discipline-of-funny-soccer

With his substantial wealth, Messi launched the Leo Messi Foundation, which helps provide kids with education and health care. He is also a Goodwill Ambassador for UNICEF and is involved with helping people suffering from Fragile X Syndrome. Some of Messi’s charitable attention has been directed towards his hometown, where in 2013, he donated 600,000 pounds to the Victor J Vilela Children’s Hospital. The money was used to renovate the building’s oncology unit and fund training trips in Spain, for doctors.

In his personal life, Messi has been dating Antonella Roccuzzo since 2009. The two have a child together, named Thiago, who was born on November 2, 2012. This prompted Messi to write on his Facebook page: “Today I am the happiest man in the world, my son was born and thanks to God for this gift!” At just 72 hours old, young Thiago was signed to a supporters club contract with Messi’s original club, the Newell Old Boys. For lovers of ink (and supportive, loving fathers), Messi had Thiago’s name and handprints tattooed on his left calf.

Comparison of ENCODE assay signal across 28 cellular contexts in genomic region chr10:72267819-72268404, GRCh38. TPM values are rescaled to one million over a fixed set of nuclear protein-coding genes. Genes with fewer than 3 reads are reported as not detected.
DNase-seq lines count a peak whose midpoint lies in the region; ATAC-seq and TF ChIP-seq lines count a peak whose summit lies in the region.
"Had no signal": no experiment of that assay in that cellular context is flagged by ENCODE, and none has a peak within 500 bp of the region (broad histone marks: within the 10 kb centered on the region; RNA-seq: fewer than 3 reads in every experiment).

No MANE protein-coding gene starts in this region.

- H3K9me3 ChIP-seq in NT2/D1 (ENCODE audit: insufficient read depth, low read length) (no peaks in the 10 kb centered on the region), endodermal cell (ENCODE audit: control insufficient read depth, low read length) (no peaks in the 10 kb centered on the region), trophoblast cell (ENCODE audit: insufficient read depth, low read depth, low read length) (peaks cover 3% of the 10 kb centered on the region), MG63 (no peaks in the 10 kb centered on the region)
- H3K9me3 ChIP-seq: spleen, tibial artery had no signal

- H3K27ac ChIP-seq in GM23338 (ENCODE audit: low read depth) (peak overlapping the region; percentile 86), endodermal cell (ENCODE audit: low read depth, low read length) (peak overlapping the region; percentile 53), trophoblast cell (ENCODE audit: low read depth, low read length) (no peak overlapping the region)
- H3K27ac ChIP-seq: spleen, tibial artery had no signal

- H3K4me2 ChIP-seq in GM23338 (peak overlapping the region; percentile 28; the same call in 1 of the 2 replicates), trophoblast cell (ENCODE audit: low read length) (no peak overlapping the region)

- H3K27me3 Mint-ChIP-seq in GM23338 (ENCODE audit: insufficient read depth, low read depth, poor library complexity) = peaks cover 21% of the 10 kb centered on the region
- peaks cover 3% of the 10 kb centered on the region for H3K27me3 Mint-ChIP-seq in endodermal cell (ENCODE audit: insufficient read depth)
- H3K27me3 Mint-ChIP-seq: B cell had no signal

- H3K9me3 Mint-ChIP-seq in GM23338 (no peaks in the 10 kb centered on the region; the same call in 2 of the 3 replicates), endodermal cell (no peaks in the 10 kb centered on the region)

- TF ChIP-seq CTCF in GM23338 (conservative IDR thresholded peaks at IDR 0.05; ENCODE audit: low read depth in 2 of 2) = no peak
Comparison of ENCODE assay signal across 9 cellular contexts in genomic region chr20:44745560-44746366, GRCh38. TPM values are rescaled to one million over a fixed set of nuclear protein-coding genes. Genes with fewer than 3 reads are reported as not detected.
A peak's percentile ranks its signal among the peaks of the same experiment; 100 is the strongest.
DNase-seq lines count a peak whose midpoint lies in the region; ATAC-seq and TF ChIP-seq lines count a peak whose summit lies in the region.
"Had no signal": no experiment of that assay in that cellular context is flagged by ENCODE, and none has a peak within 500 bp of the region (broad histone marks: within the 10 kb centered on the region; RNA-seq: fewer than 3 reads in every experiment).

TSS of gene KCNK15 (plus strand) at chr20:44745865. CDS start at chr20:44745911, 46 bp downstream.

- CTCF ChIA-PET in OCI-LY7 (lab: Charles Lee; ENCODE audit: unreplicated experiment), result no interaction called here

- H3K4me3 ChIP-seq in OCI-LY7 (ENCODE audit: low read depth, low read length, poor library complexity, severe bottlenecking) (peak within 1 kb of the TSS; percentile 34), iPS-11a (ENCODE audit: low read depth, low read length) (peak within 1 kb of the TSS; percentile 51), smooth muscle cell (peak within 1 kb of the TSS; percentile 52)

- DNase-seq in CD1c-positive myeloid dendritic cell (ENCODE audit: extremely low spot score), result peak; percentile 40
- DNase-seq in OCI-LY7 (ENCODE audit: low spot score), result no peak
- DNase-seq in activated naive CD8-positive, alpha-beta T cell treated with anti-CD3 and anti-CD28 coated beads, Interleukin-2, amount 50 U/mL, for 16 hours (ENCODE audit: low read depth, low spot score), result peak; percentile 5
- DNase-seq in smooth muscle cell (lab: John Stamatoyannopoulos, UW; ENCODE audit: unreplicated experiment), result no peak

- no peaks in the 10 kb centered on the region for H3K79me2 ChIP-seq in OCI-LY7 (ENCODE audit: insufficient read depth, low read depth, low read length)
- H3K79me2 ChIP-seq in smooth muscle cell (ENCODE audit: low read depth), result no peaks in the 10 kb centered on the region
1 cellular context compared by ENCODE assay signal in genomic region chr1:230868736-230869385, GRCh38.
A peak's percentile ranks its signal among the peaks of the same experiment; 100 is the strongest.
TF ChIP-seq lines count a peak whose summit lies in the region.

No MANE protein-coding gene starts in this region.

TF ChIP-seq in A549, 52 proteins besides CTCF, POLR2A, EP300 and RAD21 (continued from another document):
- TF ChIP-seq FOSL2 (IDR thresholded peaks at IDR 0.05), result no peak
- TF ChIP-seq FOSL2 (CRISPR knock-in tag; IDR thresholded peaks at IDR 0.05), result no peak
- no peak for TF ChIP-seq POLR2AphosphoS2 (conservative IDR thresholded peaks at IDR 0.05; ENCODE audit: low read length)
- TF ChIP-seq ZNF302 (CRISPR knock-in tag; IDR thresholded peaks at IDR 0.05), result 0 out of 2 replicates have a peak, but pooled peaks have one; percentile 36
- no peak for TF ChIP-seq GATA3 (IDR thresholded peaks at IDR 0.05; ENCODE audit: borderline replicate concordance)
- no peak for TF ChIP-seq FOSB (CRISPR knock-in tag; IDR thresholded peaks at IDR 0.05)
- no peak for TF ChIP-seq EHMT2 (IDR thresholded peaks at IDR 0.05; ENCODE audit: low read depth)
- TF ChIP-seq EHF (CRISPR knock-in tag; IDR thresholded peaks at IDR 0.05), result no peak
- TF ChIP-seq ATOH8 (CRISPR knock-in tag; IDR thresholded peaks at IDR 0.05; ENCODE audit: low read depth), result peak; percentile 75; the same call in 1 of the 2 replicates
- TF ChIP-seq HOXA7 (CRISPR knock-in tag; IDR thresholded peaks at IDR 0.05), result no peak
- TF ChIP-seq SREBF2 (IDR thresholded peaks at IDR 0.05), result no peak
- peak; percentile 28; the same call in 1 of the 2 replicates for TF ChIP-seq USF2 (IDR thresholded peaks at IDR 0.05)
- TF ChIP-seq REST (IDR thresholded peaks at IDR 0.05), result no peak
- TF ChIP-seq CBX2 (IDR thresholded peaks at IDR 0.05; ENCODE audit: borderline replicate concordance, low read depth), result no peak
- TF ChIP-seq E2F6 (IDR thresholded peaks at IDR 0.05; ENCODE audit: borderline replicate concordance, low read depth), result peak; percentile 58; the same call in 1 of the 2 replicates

Messi Scores

A devout Roman Catholic, Messi met Pope Francis (also from Argentina) at the Vatican in 2013. He said of the experience: “Without a doubt, today was one of the most special days of my life. We have to excel on and off the field.”

Despite the international fame and success, Messi is very shy and has been since his childhood. He does most of his communication through text messages, as he avoids talking on the phone as much as possible. Similarly, while most strikers go into epileptic fits when celebrating a goal, Messi is more likely to simply raise both arms in the air, a salute to his late grandma, who he believes is watching over him. Messi does not like to watch highlights of himself, but is a video game enthusiast, so perhaps that’s how he gets to view and appreciate his own virtual achievements. Not surprisingly, Messi has been featured on numerous video game covers.

Argentina: Vampire Voodoo

Vampire Voodoo Cocktail

  • 1 oz Malbec Wine
  • 1 oz Gin
  • Splash of Lemon Juice
  • Splash of Lime Juice
  • Garnish with Raspberries

One last tidbit: Ginza Takana, a jeweler in Japan has created a solid gold replica of Messi’s left foot. The piece weighed in at 55 lbs. and was valued at $5.25 million. The proceeds of its sale are meant to help victims of the 2011 Tōhoku earthquake and tsunami. That’s an artifact every Argentinian football nut would surely covet!

Sip Advisor Bar Notes (1.5 Sips out of 5):